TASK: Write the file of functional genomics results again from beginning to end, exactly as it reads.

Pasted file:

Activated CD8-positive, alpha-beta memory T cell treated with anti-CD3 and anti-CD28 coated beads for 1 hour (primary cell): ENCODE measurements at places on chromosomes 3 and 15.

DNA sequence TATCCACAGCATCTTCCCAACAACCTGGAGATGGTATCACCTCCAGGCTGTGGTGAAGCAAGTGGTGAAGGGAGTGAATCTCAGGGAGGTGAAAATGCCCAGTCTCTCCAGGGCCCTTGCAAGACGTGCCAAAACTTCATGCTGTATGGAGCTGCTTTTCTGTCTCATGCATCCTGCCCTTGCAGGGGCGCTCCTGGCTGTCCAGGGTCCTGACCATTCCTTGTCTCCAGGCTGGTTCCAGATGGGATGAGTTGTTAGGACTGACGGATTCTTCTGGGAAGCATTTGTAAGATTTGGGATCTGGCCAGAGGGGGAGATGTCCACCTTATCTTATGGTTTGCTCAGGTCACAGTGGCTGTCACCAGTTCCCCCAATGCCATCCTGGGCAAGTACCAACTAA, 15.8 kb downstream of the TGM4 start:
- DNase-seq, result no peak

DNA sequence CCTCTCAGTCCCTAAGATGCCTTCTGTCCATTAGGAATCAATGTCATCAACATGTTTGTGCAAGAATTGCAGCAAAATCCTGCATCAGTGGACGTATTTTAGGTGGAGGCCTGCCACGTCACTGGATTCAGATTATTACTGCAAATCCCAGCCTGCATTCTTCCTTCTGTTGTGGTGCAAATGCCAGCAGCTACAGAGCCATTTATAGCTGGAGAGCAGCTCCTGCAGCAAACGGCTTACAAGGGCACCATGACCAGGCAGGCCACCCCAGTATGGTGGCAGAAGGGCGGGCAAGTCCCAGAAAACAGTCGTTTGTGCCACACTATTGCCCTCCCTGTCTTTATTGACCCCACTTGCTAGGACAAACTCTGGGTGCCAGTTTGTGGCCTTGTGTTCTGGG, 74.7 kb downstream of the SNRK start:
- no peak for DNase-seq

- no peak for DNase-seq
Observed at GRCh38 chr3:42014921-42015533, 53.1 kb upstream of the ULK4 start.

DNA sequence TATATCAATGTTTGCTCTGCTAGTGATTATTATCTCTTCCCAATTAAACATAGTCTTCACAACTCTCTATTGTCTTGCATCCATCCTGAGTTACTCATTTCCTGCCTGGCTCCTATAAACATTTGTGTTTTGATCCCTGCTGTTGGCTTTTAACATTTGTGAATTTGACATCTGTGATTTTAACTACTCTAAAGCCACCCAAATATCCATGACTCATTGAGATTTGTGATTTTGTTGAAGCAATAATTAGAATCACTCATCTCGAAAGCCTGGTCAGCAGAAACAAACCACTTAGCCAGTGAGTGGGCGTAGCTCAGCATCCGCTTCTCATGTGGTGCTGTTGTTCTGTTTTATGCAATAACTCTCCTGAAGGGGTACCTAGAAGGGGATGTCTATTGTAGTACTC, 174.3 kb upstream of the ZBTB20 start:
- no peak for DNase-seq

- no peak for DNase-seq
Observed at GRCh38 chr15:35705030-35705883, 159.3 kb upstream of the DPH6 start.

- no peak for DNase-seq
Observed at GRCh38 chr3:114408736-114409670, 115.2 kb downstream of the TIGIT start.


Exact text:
Activated CD8-positive, alpha-beta memory T cell treated with anti-CD3 and anti-CD28 coated beads for 1 hour (primary cell): ENCODE measurements at places on chromosomes 3 and 15.

DNA sequence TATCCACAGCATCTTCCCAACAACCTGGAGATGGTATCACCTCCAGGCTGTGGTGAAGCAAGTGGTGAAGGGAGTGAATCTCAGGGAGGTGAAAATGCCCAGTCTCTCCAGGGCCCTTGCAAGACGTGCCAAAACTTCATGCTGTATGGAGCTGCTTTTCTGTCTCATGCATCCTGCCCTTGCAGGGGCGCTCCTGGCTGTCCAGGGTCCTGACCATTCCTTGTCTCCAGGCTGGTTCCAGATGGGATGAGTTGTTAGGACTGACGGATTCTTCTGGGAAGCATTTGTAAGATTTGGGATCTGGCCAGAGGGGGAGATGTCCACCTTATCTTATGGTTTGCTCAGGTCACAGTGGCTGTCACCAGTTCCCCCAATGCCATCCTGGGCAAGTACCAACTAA, 15.8 kb downstream of the TGM4 start:
- DNase-seq, result no peak

DNA sequence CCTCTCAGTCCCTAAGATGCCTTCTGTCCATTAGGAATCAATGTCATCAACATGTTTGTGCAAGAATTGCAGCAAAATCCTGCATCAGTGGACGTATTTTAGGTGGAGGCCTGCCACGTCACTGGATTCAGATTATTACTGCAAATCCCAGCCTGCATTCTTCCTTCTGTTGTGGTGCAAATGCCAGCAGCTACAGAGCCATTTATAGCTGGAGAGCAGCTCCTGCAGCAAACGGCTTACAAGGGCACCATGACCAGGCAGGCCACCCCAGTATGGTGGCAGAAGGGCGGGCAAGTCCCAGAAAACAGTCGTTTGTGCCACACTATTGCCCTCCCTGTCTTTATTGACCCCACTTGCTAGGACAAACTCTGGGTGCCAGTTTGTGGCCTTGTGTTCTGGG, 74.7 kb downstream of the SNRK start:
- no peak for DNase-seq

- no peak for DNase-seq
Observed at GRCh38 chr3:42014921-42015533, 53.1 kb upstream of the ULK4 start.

DNA sequence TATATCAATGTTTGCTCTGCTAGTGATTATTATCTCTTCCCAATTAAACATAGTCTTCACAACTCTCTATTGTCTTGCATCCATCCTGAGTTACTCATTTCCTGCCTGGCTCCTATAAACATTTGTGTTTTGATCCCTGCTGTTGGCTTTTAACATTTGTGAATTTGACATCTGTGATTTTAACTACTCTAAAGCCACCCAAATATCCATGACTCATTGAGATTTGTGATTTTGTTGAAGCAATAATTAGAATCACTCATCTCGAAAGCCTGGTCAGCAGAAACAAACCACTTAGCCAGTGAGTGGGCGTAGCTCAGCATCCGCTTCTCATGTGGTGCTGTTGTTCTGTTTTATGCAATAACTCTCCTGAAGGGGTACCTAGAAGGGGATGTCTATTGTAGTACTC, 174.3 kb upstream of the ZBTB20 start:
- no peak for DNase-seq

- no peak for DNase-seq
Observed at GRCh38 chr15:35705030-35705883, 159.3 kb upstream of the DPH6 start.

- no peak for DNase-seq
Observed at GRCh38 chr3:114408736-114409670, 115.2 kb downstream of the TIGIT start.